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Hello,

I'm not an professional artist by trade- but even I notice several things that could be improved upon in each of these demos. While the foundation is good and strong- now you need to do the fine polish to get these samples to that next level.

Another thing you need to work on is your attitude. Judging by your behavior, you're the type of person that asks for feedback and then acts very rude because the feedback wasn't completely in awe of your work.

If you are wanting to do this professionally, then you are going to have to get used to dealing with game producers that don't like certain aspects of your work and want them changed. If you respond to them the way you did on here- you'll find yourself out of a job very quickly.

I've written music for 15 games, and find myself redrafting my pieces often to better suit the game. I don't get mad about it- I look at it as an opportunity to make my music the perfect fit for a game. Maybe you should take on the same attitude. I think you'll find that people will respect you more, and you'll get more work.

Currently you're just showing how immature and inexperienced you are.

Nathan Madsen

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Quote:
Original post by SinisterUrge
Your a wanker!

If I wanted "expert" feedback I'll go to a fellow professional, not an amateur know it all!


I was going to give my oppions and advice, but you can go screw yourself if that's going to be your response to constructive criticism. Grow up.

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What's an oppion? :P

Take it easy, I was just upset that day and seeing my work ripped apart was too much for me to take. I'm human just like PhilMorton

@nsmadsen: Great advice! You understand how personal it is when someone hates your work.

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SinisterUrge- Glad you liked my advice. I didn't think Professor420 ever stated that he hated your work. I only scanned what he had to say...but never saw anything about hating it. He just has comments to give that would make your artwork better. He even gives you some praise.

You just really over reacted....which is silly because you asked for comments from others on your work. For me personally, the best experiences (the ones I've grown the most from) were the ones where somebody didn't like my work. I had to go in...take an honest look at what was good and bad and try and reshape things. During my college and graduate degrees, my profs would rip me a new one during my music lessons. It would piss me off, or depress me...but in the end I'm much better having gone through that. If everyone had told me how wonderful I was all of the time- I wouldn't be as development musically.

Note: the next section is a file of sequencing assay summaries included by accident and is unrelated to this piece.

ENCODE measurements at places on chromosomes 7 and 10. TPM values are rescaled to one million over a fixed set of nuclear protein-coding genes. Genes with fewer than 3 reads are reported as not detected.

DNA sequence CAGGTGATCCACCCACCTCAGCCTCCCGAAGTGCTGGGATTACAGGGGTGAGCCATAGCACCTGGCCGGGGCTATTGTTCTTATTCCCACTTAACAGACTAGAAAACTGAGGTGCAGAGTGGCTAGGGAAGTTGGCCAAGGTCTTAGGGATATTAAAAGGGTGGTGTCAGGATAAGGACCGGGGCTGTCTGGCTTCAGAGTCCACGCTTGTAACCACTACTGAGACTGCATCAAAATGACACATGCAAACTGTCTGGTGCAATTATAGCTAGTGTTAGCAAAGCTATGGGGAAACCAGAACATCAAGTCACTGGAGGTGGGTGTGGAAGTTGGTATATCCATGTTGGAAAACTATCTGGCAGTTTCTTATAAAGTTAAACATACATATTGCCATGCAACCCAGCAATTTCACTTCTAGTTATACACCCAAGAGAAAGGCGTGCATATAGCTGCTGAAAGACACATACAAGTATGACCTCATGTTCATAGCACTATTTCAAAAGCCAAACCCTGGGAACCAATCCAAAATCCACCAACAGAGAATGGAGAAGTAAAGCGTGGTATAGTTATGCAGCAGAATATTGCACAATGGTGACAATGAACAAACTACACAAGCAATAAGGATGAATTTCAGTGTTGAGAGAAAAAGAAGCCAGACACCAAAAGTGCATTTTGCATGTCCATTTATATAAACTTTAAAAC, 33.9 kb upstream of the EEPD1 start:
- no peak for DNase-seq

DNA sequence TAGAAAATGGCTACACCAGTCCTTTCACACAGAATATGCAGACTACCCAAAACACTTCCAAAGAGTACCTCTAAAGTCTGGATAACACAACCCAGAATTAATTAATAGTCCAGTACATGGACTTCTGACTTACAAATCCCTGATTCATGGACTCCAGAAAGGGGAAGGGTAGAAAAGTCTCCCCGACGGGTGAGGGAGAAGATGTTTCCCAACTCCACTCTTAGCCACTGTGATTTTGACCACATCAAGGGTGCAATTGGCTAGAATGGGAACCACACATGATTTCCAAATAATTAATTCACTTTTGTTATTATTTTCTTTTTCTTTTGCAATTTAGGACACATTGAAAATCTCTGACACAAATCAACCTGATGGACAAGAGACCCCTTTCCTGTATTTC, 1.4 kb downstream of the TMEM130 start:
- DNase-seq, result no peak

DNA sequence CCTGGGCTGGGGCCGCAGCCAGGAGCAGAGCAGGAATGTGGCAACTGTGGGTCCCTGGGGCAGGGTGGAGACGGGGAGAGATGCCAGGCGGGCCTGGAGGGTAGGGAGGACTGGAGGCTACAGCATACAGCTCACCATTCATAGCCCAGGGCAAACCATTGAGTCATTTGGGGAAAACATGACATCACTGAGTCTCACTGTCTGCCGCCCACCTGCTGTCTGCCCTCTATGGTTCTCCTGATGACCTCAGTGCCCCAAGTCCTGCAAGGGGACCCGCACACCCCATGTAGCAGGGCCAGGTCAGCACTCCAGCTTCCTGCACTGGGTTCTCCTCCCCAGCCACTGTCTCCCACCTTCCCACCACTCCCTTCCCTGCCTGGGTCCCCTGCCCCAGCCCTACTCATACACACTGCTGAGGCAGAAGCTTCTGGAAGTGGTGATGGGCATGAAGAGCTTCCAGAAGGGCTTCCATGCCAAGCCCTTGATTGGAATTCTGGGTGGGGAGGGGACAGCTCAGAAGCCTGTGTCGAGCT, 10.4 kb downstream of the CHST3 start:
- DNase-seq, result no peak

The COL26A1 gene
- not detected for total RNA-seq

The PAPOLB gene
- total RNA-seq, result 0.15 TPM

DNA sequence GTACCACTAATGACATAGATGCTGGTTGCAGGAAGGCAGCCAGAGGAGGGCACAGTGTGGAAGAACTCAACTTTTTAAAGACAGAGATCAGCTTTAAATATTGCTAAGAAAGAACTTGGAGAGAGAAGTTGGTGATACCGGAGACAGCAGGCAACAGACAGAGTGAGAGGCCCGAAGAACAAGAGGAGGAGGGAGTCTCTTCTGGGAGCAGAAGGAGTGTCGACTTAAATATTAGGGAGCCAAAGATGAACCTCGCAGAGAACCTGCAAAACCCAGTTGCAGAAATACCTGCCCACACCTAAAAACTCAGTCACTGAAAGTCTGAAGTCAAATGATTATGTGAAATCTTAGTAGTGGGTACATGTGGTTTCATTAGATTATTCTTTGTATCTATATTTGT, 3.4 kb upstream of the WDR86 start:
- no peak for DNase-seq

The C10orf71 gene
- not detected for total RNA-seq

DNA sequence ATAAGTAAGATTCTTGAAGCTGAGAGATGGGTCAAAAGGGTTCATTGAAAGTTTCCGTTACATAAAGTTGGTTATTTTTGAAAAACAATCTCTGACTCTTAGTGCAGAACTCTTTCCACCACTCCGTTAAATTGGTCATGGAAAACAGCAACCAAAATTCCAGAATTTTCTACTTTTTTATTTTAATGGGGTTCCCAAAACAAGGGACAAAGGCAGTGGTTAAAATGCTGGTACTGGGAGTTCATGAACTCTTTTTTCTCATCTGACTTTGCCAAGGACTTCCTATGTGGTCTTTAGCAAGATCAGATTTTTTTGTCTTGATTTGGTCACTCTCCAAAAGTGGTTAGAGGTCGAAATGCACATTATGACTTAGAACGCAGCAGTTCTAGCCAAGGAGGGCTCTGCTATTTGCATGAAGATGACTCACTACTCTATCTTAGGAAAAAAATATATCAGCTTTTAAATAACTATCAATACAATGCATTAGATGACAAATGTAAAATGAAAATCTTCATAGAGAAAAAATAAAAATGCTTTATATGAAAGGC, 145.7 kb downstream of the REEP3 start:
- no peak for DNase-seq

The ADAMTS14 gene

Think of boot camp. Those drill instructors make guys, much tougher than me, cry. Why? Just for fun...well, maybe! :) But mainly to build them into something stronger than they were before.

Also- you come off pretty smug in some of your posts, for example:
"That's the polygon count I was asked to use concerning the wolf and yes, it looks perfect when animated with deformation no being an issue."

I'm a good composer and musician- but I never tell anyone that one of my pieces are perfect. I find that opens the door to brutal (and often correct) criticism. Don't go around saying your work is perfect- especially when you're not God's gift to art in games. Once you have 100 game credits (most of which have been global best sellers) THEN you can make outrageous claims like your work is perfect. Until then, stay humble. People will like you better.

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Original post by SinisterUrge
What's an oppion? :P
This from someone who said "Your a wanker" ... [lol]
Quote:
Take it easy, I was just upset that day and seeing my work ripped apart was too much for me to take. I'm human just like PhilMorton

@nsmadsen: Great advice! You understand how personal it is when someone hates your work.
But I kid, I kid. The trick is to make it not be so personal. Yeah, it's certainly not easy - especially when the piece is something that truly is a great accomplishment for you, and then someone comes along and tells you what's wrong with it. I just separate my feelings for my accomplishment (which I stay happy about!) and my feelings for the criticism (which I usually recognize is correct and much needed).

That said, I've gotten a lot of good advice from this thread regarding my own attempts at modeling. Thanks, guys!

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"Take it easy, I was just upset that day and seeing my work ripped apart was too much for me to take. I'm human just like PhilMorton
@nsmadsen: Great advice! You understand how personal it is when someone hates your work."

I hope you don't pursue a career in art, if that is your attitude. Why is it personal when someone critiques your work (constructively, may I add). Escpecially when you ask for it. Your learning process as an artist will be filled with more criticization than you thought humanly possible, and the more you get generally the more your work improves, and if you get alot that's almost always a good thing, because it means you have put enough effort in to get something worthy of critique.
I still don't see why you take it personally (and note that nsmadsen said he DOESNT take it personally when his work is ripped apart). If you feel insulted, you're going to a) get defensive, and b) defending yourself, which means you won't be able to a)actually see whats wrong with you work, and b)fix your work. The whiny bratty eccentric artist is a poor cliche/stereotype, from pseudo-sophisticated industries like fashion and from the large amount of whiny bratty kids that make up art school students (and college students in general). A good artist will gladly accept very heavy criticism, and take it neutrally, and then implement it, or at least try it.

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Original post by SinisterUrge
Ok guys, feedback please!







That's the polygon count I was asked to use concerning the wolf and yes, it looks perfect when animated with deformation no being an issue.